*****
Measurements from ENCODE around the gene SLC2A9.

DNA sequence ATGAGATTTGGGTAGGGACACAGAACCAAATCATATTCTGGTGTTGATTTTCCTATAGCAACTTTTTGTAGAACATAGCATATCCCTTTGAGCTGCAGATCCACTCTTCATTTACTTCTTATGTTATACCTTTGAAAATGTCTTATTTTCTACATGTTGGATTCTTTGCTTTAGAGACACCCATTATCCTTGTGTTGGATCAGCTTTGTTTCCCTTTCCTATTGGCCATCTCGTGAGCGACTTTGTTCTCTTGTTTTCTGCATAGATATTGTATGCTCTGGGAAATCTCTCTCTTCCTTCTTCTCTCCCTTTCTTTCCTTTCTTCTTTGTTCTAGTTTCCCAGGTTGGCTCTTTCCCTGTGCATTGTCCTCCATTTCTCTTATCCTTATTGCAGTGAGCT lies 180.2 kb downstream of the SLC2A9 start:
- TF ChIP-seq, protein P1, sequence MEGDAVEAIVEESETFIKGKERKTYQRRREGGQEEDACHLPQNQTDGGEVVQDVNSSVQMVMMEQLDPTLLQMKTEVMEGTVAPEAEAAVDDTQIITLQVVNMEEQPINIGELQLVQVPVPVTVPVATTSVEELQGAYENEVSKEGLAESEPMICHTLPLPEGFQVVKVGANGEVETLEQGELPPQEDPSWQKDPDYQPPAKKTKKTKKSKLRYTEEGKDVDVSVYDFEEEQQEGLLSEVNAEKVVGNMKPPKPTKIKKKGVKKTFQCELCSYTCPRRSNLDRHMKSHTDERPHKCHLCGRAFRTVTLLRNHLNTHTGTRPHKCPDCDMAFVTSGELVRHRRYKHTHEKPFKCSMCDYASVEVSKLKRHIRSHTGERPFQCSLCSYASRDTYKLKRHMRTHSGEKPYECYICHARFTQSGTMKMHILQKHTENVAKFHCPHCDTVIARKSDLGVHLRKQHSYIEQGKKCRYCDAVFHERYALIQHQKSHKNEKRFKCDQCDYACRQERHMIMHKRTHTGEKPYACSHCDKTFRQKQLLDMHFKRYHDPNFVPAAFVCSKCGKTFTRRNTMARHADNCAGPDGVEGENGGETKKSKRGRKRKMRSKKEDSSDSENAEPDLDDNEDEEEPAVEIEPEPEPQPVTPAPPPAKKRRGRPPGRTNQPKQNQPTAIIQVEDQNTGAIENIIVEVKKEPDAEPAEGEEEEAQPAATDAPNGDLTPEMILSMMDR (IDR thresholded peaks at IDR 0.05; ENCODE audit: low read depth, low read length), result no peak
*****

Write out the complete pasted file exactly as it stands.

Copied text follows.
Measurements from ENCODE around the gene SLC2A9.

DNA sequence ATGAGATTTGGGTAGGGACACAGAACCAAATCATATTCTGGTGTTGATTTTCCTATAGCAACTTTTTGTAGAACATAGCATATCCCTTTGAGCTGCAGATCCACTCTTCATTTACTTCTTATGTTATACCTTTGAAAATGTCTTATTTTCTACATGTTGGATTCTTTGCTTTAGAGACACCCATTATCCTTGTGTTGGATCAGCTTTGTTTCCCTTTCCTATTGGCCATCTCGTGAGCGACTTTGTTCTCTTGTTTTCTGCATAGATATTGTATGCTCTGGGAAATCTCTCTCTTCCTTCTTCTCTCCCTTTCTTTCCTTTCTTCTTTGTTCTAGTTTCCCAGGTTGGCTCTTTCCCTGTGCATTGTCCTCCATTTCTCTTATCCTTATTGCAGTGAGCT lies 180.2 kb downstream of the SLC2A9 start:
- TF ChIP-seq, protein P1, sequence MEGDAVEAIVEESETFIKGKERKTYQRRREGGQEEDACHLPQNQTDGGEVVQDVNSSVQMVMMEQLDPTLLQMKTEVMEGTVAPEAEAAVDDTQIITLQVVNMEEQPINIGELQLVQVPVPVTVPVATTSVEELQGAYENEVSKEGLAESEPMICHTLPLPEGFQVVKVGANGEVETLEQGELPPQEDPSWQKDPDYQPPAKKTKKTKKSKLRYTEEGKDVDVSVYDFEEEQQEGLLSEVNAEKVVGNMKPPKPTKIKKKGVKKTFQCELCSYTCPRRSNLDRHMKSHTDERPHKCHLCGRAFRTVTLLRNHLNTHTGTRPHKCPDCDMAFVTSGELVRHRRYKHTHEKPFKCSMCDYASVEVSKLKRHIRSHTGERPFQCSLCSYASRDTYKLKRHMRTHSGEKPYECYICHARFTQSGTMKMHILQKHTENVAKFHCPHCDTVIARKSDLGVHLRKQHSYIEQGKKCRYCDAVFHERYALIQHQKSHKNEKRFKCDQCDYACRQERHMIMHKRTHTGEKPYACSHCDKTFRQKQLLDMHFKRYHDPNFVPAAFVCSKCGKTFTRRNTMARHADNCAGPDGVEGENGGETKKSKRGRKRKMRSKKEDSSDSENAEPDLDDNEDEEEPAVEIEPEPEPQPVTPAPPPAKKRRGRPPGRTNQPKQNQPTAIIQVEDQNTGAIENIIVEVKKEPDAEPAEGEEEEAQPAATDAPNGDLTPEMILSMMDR (IDR thresholded peaks at IDR 0.05; ENCODE audit: low read depth, low read length), result no peak